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Front-running cities changing transport, improving quality of life

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Tuesday, December 3rd 2013


Many cities in Europe are changing, according to a new report which points to rapid transformations in urban transport in some areas. While cycling and efficient public transport are becoming the norm in some urban areas, Europe’s transport sector is still a major contributor to excessive levels of greenhouse gases, air pollution and noise, the report says.

Changing transport in cities is just one story in the 2013 edition of the annual Transport and Environment Reporting Mechanism (TERM) published by the European Environment Agency (EEA), which presents a comprehensive analysis of transport's effect on the environment in the European Union.

Urban transport has a marked effect on quality of life for the three quarters of Europeans living in cities. Road transport is a major source of air pollution in cities, leading to a high proportion of the population being exposed to pollutant levels above EU and World Health Organisation standards. The seriousness of this was underlined in October when the UN classified outdoor air pollution as carcinogenic.

Traffic noise is also a major health issue in many cities. More than a quarter of the inhabitants of Sofia, Luxembourg, Paris and Tallinn are exposed to night-time traffic noise above WHO limits, according to data on 17 European capitals published in the report. Quality of life is also affected by commute times, with commuters in London and Budapest are most likely to travel more than an hour to work, according to a survey of 75 cities in the EU and Turkey.

Many cities have successfully improved the urban environment by addressing two sides of the issue - encouraging people to switch to non-motorised modes and public transport, while simultaneously restricting car use. Despite initial opposition, such schemes often become very popular with residents, the report notes, citing the example of Stockholm's congestion charge. The report argues that such positive examples should encourage municipalities to replicate policies elsewhere.

Hans Bruyninckx, EEA Executive Director, said: "Many cities are applying innovative ideas which will make the car-based transport system seem like an idea belonging to the last century. City life does not have to mean polluted air, congestion, noise and long travelling times. New ideas in urban transport are transforming many cities into more pleasant, healthy places to live."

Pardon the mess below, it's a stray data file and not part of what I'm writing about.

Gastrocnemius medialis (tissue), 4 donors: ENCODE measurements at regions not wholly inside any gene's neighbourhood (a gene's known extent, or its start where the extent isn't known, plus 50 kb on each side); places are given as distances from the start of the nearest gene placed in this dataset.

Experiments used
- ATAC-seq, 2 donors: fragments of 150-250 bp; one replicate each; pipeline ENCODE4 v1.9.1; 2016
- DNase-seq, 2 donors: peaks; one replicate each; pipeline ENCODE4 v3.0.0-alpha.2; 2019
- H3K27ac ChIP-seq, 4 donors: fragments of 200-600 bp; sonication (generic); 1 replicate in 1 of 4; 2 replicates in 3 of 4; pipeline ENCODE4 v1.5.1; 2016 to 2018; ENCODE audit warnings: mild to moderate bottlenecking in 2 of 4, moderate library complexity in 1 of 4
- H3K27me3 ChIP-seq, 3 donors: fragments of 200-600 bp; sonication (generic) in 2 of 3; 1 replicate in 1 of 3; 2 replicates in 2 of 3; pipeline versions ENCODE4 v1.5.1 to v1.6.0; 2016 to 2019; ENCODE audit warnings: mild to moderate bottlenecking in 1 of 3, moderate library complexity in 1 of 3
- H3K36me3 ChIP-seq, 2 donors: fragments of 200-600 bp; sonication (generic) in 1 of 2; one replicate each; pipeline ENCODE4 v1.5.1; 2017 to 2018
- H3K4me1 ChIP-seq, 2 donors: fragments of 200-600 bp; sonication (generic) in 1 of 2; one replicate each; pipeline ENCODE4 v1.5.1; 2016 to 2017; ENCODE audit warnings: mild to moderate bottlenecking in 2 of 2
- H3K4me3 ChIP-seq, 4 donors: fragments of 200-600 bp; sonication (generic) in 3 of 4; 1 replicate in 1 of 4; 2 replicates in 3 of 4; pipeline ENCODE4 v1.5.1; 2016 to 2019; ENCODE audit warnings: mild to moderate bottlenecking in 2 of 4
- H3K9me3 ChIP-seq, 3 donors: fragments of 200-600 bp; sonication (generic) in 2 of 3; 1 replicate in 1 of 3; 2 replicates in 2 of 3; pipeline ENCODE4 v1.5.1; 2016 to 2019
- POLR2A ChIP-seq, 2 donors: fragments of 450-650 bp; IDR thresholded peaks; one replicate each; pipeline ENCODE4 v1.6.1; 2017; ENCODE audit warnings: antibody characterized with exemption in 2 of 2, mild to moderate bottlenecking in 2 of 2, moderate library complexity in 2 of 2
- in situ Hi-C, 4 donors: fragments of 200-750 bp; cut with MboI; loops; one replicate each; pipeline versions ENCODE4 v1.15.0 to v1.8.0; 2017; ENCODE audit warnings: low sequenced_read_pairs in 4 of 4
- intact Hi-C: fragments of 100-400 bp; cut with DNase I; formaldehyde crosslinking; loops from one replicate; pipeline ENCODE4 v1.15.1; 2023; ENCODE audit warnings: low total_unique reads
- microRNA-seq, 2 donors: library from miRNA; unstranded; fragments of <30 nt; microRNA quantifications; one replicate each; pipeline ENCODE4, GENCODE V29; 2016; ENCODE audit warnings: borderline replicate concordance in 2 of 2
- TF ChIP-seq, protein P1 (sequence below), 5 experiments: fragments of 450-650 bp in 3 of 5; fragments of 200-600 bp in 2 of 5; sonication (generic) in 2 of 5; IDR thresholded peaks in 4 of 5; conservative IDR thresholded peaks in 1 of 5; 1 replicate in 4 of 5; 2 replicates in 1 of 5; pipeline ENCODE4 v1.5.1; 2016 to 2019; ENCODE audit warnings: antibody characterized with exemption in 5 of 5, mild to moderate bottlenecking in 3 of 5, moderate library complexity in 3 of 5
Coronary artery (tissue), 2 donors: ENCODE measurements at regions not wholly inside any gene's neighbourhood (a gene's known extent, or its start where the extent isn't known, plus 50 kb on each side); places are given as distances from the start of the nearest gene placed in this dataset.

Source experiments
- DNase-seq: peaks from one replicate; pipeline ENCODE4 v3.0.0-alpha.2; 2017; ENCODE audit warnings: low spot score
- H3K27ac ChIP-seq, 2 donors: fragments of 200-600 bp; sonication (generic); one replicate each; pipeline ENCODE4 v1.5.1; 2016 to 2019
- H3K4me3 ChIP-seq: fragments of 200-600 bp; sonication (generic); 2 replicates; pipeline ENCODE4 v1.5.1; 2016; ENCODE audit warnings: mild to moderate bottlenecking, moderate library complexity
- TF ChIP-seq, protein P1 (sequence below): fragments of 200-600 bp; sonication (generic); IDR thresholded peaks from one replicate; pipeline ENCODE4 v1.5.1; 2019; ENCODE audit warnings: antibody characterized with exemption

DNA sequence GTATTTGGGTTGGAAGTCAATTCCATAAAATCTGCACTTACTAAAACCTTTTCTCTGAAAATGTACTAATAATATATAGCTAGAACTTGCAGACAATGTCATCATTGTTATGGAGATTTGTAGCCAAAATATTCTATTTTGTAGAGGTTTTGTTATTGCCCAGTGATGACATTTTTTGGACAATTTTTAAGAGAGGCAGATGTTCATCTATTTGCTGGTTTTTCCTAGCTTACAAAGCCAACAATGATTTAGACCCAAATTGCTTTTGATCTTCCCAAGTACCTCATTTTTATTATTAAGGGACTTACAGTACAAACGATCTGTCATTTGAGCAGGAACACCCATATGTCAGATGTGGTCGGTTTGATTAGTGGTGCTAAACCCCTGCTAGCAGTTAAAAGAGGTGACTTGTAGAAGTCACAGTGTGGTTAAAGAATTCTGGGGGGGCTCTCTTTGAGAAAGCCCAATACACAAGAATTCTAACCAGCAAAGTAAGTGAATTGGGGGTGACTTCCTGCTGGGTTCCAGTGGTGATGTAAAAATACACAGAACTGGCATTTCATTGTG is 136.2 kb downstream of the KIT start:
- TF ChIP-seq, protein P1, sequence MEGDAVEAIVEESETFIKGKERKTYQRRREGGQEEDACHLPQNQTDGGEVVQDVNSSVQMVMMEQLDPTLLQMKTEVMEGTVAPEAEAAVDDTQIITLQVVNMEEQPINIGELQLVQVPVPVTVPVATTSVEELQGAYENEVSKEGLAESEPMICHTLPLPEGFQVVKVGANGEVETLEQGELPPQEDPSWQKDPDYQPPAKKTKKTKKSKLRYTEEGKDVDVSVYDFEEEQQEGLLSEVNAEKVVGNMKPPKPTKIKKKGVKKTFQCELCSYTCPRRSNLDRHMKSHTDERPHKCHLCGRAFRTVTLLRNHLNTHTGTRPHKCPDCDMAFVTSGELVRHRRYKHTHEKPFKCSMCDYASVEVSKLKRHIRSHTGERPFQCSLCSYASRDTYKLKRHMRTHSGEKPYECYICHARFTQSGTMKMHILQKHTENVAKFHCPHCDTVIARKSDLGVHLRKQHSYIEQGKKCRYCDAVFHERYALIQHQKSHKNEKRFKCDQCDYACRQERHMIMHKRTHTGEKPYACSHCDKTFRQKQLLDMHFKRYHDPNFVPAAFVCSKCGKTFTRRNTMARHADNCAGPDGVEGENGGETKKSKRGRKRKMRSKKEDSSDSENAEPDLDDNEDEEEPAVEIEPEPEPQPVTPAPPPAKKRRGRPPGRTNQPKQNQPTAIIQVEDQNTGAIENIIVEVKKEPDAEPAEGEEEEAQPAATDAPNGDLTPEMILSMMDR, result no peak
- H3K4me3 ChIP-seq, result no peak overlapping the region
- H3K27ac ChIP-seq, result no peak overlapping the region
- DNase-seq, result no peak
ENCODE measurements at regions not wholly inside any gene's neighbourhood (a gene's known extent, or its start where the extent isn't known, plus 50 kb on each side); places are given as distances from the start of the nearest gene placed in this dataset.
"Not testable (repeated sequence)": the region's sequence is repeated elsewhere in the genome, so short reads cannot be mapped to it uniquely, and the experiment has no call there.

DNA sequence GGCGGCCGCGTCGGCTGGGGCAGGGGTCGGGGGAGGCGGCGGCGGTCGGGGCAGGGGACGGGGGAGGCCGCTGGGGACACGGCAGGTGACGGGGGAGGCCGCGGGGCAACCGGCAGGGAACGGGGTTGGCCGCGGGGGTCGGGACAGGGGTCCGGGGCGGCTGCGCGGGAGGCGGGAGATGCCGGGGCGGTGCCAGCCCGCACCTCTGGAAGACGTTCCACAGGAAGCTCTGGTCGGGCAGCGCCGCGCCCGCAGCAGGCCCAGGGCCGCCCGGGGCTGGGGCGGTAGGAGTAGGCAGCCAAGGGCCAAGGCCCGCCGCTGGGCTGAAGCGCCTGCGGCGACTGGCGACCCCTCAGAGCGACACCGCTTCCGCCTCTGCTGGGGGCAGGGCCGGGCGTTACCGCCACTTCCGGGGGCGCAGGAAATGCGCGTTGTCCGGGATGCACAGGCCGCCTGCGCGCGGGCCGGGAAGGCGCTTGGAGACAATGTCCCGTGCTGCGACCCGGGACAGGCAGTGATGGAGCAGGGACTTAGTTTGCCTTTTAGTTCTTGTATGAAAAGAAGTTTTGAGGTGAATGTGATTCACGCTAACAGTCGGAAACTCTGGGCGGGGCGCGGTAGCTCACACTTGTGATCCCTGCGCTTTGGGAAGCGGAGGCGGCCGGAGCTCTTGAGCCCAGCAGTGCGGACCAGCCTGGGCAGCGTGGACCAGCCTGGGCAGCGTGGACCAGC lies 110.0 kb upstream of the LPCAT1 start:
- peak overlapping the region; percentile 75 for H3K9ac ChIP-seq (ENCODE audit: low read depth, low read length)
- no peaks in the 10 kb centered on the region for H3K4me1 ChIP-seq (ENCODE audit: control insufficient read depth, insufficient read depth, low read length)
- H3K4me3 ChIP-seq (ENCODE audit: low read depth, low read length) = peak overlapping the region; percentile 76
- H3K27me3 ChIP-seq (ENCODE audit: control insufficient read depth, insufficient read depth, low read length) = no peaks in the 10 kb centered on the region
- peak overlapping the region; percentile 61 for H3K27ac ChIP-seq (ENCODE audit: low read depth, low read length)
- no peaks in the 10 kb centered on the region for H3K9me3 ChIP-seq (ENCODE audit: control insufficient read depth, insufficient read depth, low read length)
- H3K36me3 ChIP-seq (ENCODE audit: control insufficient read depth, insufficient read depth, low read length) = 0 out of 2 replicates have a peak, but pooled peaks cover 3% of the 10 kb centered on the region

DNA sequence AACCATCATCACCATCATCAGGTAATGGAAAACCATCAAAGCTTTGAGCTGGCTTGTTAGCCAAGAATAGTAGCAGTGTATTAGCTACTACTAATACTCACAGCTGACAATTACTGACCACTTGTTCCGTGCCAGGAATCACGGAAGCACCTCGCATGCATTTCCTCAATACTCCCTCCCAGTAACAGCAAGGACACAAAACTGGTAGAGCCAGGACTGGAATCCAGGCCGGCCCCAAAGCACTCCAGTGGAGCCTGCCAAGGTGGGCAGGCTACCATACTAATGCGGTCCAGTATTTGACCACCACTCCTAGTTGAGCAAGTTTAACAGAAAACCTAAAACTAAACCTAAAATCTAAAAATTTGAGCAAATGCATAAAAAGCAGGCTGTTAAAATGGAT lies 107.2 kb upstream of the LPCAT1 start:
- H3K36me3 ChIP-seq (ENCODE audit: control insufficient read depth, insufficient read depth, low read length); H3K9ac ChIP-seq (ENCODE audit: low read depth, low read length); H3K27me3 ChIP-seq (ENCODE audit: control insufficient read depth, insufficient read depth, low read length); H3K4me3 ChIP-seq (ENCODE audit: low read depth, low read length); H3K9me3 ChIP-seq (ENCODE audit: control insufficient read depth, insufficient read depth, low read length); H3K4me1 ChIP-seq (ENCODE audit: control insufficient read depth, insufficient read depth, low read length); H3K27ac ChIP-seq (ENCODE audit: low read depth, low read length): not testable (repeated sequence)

Better cycling infrastructure in many cities is starting a self-reinforcing pattern of increasing bike traffic, the report notes, referring to the Copenhagenize Index of bicycle-friendly cities. For example, Seville recently moved rapidly up to fourth place due to the extensive new infrastructure for bikes, which has allowed bike traffic to increase from 0.5 % of kilometres travelled to 7 % in just a few years.

Europeans flying more, limiting transport emissions reductions

The EEA's TERM report also includes many other indicators measuring environmental trends connected to transport.

  • In the EU, greenhouse gas emissions from transport fell slightly (0.6 %) between 2010 and 2011. However, deeper year-on-year cuts will be necessary to meet the target of cutting emissions by 60 % of 1990 levels by 2050, the report shows, as current transport emissions are actually 25 % above 1990 levels.
  • Emissions reductions were limited by rising aviation emissions, which went up 2.6 % between 2010 and 2011. This increase follows the more general trend in air passenger demand, which grew by two thirds between 1995 and 2009. Overall, Europeans are travelling more than ever before. While plane travel reached an all-time high in 2011, car passenger transport decreased slightly, according to the report.
  • New cars have become more efficient in line with EU legislation, the report shows, suggesting that many manufacturers will meet their 2015 target for average new car fleet efficiency ahead of time. However, there are some differences between real-world driving emissions and the emissions recorded in the test cycle, the report states, so a new international standard test may soon be introduced to resolve some of these issues.
  • Renewable energy in transport is not increasing as fast as it should do –Member States have agreed to increase renewable sources to make up 10 % of energy consumed in transport, but in 2011 levels were below the necessary 'target path' at a 3.8 % average of all EU Member States. Most of this energy comes from biofuels, which must meet sustainability criteria to be counted.

These figures do not include international maritime transport.

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